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41. CHAPTER XLI (continued)
"No, Master Ernest, you shan't," said John, planting himself against the door. "Now, master," he continued, "you may do as you please about me. I've been a good servant to you, and I don't mean to say as you've been a bad master to me, but I do say that if you bear hardly on Master Ernest here I have those in the village as 'll hear on't and let me know; and if I do hear on't I'll come back and break every bone in your skin, so there!"
John's breath came and went quickly, as though he would have been well enough pleased to begin the bone-breaking business at once. Theobald turned of an ashen colour--not, as he explained afterwards, at the idle threats of a detected and angry ruffian, but at such atrocious insolence from one of his own servants.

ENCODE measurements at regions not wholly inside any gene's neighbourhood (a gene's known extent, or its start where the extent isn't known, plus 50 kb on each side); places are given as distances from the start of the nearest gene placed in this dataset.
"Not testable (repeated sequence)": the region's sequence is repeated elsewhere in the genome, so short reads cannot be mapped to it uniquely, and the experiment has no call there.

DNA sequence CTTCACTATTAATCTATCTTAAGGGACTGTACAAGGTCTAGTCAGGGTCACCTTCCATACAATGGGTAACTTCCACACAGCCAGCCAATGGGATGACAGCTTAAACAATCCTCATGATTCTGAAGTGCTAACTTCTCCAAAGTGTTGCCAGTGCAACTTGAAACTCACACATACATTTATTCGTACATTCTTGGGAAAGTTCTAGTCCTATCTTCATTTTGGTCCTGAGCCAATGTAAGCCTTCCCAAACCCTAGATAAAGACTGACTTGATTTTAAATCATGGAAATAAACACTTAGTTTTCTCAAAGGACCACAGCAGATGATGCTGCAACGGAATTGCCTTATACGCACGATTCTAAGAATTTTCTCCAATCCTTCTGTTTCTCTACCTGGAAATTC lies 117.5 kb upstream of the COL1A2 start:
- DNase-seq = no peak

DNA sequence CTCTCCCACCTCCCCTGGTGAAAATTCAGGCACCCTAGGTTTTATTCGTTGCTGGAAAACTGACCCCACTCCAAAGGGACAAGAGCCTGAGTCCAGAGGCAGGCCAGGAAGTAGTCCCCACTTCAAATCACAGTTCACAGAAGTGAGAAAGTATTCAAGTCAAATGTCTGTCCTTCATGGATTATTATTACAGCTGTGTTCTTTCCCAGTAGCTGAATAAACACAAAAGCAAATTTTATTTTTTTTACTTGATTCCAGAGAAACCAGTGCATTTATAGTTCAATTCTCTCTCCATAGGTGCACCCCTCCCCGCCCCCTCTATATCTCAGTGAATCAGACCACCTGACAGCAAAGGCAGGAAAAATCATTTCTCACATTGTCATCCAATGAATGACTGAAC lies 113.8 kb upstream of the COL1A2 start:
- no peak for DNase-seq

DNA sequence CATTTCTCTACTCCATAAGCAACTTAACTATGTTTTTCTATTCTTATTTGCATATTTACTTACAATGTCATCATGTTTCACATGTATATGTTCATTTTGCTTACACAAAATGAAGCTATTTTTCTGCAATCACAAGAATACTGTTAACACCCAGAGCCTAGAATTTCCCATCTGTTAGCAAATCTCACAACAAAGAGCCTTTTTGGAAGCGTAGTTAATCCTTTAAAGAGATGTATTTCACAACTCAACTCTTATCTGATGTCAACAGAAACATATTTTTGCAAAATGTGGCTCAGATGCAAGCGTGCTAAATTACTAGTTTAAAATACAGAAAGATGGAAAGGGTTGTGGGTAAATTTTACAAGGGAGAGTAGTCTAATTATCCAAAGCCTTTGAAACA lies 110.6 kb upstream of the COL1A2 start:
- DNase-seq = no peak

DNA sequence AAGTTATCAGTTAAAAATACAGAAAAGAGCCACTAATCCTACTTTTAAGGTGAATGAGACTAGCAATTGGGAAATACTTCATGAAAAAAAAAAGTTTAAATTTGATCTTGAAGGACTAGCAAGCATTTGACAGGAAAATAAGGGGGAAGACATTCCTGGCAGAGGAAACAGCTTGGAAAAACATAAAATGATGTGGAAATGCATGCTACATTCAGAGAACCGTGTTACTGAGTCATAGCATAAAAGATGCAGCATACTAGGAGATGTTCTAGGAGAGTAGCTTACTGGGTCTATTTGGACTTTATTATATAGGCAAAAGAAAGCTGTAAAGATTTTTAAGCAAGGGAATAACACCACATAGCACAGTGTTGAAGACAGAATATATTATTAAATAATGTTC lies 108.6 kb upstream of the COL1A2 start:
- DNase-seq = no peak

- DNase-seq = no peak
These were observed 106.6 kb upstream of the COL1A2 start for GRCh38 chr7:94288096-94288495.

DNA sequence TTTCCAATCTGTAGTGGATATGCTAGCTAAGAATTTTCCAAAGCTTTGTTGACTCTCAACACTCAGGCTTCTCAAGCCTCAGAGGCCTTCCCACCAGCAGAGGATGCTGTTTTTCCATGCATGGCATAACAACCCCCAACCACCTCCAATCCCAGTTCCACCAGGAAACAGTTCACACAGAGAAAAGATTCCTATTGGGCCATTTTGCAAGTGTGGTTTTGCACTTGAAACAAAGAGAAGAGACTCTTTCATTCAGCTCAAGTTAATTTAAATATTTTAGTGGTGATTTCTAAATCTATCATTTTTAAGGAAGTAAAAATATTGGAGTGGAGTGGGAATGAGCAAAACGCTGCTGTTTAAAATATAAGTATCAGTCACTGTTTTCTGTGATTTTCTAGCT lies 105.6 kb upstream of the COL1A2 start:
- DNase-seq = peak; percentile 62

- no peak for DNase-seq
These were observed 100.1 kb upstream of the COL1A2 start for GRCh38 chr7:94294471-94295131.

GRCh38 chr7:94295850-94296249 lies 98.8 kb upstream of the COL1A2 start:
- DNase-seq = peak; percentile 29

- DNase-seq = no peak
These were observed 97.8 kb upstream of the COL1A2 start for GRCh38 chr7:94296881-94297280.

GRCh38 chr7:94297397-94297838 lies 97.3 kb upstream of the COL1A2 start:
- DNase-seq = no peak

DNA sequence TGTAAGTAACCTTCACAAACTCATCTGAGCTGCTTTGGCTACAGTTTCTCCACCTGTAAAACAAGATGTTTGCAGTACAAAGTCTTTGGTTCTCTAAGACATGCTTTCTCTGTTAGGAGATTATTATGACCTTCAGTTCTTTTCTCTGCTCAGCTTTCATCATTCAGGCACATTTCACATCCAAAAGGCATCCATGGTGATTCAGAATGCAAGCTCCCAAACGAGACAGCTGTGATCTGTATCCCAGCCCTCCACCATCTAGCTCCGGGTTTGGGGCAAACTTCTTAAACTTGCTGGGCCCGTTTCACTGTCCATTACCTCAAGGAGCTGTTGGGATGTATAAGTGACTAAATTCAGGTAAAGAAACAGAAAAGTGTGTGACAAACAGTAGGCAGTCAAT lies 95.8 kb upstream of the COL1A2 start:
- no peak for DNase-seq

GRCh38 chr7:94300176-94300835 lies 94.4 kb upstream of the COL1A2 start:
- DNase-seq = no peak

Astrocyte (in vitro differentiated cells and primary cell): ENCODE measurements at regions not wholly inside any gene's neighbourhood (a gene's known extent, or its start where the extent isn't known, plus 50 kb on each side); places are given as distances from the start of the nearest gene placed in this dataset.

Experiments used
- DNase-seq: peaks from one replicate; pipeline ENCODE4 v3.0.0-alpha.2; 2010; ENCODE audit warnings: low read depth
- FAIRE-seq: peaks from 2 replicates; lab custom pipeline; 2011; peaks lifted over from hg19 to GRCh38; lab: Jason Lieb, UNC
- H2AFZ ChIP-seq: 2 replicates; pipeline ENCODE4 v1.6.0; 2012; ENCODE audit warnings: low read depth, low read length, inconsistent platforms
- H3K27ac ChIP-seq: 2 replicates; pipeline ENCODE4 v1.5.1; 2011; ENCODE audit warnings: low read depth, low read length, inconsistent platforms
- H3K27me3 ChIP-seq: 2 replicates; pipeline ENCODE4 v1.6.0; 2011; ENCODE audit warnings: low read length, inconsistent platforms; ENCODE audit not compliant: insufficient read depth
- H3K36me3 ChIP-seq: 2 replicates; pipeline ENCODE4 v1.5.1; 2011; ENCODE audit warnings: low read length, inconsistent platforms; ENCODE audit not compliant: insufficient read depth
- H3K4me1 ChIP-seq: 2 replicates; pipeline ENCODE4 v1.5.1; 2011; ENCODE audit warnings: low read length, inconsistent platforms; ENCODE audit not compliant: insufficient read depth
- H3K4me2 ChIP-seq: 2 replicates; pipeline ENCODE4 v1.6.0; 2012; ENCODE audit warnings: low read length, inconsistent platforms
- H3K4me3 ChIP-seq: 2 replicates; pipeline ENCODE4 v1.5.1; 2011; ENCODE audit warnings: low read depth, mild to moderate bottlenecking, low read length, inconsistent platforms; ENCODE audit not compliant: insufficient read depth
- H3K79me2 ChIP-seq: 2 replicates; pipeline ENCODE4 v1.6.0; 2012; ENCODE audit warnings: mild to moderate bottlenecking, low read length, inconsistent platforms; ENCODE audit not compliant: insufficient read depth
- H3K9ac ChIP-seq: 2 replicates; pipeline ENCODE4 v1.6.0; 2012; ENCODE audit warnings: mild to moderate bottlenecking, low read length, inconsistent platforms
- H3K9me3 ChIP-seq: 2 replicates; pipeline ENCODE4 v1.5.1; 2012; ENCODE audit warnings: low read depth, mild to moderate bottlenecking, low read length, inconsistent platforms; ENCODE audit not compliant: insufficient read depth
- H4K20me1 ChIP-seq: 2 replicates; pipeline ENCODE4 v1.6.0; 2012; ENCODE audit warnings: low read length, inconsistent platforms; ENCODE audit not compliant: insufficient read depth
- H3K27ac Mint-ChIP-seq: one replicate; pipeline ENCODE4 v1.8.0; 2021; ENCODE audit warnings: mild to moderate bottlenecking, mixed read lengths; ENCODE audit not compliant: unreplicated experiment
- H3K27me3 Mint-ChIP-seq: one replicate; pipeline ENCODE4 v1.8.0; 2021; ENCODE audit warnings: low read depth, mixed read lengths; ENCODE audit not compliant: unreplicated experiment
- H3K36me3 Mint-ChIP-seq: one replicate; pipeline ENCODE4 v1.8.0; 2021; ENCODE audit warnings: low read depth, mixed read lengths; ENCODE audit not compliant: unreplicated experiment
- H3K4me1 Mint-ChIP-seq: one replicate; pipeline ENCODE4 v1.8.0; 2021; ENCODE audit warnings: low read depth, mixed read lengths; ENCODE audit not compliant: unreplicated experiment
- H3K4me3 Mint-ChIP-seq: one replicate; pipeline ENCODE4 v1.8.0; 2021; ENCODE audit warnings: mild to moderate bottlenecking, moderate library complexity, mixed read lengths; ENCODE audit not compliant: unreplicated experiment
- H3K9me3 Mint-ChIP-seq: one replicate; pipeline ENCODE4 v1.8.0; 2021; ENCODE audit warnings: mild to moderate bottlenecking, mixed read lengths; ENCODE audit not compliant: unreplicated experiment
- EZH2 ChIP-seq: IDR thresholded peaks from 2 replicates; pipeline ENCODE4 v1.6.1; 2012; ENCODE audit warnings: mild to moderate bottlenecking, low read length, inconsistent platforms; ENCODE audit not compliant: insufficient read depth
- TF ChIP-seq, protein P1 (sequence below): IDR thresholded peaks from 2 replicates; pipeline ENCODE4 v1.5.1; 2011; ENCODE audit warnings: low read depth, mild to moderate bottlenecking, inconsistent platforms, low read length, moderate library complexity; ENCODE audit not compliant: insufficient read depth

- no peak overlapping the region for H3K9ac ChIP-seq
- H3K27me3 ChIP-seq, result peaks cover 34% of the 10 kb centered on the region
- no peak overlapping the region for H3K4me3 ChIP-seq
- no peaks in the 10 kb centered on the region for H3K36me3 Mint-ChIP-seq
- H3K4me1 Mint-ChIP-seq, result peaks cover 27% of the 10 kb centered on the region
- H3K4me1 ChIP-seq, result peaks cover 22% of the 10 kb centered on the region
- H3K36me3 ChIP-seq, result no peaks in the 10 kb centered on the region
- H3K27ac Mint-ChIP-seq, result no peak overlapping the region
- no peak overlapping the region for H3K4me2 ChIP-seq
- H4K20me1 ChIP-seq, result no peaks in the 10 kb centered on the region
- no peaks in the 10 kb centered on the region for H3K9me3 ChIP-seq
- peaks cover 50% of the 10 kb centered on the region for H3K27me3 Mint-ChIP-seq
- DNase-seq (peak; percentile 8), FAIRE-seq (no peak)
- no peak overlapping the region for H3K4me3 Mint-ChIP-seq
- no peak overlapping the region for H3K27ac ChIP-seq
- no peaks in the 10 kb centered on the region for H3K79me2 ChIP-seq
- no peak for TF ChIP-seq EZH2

"I shall leave Master Ernest, John," he rejoined proudly, "to the reproaches of his own conscience." ("Thank God and thank John," thought Ernest.) "As for yourself, I admit that you have been an excellent servant until this unfortunate business came on, and I shall have much pleasure in giving you a character if you want one. Have you anything more to say?"
"No more nor what I have said," said John sullenly, "but what I've said I means and I'll stick to--character or no character."
"Oh, you need not be afraid about your character, John," said Theobald kindly, "and as it is getting late, there can be no occasion for you to leave the house before to-morrow morning."
To this there was no reply from John, who retired, packed up his things, and left the house at once.
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